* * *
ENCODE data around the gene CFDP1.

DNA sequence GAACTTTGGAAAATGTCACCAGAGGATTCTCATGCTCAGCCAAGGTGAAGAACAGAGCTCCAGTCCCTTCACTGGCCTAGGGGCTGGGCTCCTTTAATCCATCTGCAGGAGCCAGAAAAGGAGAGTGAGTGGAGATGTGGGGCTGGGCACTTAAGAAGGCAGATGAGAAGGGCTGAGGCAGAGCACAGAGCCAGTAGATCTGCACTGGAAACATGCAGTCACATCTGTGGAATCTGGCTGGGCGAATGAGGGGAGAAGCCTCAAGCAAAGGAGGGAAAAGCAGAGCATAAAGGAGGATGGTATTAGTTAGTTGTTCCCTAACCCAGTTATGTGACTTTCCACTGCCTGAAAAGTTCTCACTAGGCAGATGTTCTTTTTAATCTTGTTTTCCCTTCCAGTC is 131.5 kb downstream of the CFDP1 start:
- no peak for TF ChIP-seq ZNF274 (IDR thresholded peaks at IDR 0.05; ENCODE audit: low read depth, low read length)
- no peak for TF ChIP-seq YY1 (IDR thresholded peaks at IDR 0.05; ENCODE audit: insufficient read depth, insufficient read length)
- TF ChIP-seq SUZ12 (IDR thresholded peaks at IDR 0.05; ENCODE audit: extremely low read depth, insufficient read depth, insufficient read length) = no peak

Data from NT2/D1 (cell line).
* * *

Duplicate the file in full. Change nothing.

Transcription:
ENCODE data around the gene CFDP1.

DNA sequence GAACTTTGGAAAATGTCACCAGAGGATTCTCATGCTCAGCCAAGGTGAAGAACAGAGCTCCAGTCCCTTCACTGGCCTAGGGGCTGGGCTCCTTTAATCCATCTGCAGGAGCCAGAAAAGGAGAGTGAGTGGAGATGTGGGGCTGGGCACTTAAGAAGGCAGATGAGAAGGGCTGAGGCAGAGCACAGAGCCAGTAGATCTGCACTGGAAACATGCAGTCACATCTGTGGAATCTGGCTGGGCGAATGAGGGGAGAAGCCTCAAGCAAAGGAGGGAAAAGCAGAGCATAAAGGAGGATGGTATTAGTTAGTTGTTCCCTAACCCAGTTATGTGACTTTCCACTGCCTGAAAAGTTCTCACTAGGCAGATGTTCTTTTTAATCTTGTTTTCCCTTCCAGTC is 131.5 kb downstream of the CFDP1 start:
- no peak for TF ChIP-seq ZNF274 (IDR thresholded peaks at IDR 0.05; ENCODE audit: low read depth, low read length)
- no peak for TF ChIP-seq YY1 (IDR thresholded peaks at IDR 0.05; ENCODE audit: insufficient read depth, insufficient read length)
- TF ChIP-seq SUZ12 (IDR thresholded peaks at IDR 0.05; ENCODE audit: extremely low read depth, insufficient read depth, insufficient read length) = no peak

Data from NT2/D1 (cell line).